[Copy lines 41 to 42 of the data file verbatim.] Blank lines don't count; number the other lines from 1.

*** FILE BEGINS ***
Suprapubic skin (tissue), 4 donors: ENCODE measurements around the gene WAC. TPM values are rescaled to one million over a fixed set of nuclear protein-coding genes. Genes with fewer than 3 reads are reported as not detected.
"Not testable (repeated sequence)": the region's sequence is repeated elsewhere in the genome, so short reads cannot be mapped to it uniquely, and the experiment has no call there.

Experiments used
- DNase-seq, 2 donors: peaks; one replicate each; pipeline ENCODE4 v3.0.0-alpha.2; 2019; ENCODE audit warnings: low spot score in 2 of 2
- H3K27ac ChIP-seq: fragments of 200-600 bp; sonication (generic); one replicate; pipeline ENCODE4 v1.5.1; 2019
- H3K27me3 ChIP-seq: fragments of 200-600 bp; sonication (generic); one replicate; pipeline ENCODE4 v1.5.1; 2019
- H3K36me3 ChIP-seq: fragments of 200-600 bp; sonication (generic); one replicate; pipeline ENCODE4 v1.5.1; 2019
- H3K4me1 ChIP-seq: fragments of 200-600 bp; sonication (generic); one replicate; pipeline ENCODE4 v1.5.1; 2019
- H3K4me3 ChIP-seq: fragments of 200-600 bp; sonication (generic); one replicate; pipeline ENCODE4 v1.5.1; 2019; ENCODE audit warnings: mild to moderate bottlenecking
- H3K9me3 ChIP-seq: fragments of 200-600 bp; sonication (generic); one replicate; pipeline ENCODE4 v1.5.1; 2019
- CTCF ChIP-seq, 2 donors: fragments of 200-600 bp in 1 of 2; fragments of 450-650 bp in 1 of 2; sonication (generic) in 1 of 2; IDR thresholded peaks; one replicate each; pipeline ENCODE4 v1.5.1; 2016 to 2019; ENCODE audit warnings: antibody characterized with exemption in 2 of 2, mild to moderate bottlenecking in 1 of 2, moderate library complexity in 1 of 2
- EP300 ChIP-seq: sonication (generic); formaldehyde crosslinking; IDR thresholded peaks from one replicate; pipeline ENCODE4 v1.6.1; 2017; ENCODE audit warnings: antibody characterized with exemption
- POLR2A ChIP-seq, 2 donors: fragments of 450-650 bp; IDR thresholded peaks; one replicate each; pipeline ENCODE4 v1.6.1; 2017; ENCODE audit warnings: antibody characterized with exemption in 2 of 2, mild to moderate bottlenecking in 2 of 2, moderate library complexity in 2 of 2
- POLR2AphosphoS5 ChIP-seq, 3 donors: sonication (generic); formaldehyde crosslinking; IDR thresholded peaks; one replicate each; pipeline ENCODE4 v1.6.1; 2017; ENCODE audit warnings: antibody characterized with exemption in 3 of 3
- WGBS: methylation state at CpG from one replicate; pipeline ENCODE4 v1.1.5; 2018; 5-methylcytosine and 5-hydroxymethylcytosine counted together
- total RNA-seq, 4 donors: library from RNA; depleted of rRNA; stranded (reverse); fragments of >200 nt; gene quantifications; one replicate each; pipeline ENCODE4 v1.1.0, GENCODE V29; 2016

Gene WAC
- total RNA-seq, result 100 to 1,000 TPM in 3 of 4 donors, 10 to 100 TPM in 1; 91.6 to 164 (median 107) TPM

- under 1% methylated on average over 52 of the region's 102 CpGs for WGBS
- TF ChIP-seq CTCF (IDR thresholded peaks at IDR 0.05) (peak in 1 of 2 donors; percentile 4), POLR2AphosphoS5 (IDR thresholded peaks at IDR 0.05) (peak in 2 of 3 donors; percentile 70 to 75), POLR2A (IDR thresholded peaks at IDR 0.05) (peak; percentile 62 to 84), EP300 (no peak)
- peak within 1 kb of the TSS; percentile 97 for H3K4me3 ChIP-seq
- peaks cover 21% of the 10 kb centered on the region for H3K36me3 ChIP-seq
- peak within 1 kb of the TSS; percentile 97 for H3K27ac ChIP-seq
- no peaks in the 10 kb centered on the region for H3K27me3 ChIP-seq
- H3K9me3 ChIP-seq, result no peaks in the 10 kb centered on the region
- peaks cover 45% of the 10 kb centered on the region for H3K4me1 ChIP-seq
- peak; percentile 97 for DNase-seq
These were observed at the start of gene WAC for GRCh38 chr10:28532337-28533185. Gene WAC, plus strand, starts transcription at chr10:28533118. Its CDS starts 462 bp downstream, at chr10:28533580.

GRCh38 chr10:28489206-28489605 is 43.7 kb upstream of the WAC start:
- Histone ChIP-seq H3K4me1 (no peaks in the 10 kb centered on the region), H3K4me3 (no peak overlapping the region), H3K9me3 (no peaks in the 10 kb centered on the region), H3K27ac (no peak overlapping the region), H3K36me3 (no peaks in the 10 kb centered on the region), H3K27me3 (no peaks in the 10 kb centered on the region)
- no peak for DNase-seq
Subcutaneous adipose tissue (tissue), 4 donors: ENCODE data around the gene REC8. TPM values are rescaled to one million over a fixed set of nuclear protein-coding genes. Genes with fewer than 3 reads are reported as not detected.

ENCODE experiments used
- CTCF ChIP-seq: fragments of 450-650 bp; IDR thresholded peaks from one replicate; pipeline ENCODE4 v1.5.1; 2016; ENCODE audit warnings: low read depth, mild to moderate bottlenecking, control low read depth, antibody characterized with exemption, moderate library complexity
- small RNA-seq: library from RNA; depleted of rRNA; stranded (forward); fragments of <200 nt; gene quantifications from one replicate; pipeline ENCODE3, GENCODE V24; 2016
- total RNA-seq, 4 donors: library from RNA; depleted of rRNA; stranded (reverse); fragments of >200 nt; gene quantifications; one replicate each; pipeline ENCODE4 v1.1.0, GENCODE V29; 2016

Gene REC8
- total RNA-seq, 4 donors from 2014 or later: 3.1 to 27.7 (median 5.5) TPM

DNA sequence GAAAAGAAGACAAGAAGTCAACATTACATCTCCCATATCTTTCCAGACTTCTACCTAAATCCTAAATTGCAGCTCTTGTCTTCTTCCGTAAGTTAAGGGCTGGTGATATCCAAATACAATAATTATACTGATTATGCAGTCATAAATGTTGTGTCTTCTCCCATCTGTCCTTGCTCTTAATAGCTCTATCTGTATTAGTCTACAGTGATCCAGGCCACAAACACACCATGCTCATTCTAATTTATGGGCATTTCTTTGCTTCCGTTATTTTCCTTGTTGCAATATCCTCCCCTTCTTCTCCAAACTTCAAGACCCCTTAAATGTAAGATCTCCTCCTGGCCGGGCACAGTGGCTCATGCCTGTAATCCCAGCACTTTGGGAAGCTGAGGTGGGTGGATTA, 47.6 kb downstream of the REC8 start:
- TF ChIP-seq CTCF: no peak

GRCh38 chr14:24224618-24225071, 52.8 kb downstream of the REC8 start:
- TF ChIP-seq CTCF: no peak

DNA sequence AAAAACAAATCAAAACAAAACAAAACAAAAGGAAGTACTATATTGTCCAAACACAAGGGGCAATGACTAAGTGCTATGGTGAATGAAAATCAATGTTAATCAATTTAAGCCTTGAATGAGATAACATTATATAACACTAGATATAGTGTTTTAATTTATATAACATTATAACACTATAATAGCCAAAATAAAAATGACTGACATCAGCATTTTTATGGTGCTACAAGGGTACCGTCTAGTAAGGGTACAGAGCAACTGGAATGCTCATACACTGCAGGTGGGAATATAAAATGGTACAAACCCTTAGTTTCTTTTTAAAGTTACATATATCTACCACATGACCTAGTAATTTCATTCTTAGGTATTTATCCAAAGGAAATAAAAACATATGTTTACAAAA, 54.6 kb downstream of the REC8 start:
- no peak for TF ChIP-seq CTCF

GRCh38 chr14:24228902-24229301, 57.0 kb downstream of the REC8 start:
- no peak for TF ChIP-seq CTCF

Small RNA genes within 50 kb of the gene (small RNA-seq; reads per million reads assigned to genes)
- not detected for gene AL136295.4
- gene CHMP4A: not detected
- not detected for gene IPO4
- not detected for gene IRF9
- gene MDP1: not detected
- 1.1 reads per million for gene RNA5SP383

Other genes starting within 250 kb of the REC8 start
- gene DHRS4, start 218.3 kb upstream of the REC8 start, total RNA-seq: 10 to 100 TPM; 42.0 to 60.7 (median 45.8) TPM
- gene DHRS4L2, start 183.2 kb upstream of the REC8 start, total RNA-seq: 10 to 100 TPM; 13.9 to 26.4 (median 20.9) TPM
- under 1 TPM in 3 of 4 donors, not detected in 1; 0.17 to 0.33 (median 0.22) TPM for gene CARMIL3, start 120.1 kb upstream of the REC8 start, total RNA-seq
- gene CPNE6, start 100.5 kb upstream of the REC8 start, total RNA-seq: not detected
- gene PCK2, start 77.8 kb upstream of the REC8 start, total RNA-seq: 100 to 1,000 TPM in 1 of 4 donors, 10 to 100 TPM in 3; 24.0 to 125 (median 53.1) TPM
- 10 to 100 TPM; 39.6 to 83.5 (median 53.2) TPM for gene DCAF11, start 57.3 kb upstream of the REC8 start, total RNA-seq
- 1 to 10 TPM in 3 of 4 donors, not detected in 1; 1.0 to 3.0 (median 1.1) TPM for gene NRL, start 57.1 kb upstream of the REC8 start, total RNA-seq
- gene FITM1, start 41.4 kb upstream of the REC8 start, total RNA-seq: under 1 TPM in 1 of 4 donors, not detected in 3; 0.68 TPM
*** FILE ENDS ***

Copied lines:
GRCh38 chr14:24224618-24225071, 52.8 kb downstream of the REC8 start:
- TF ChIP-seq CTCF: no peak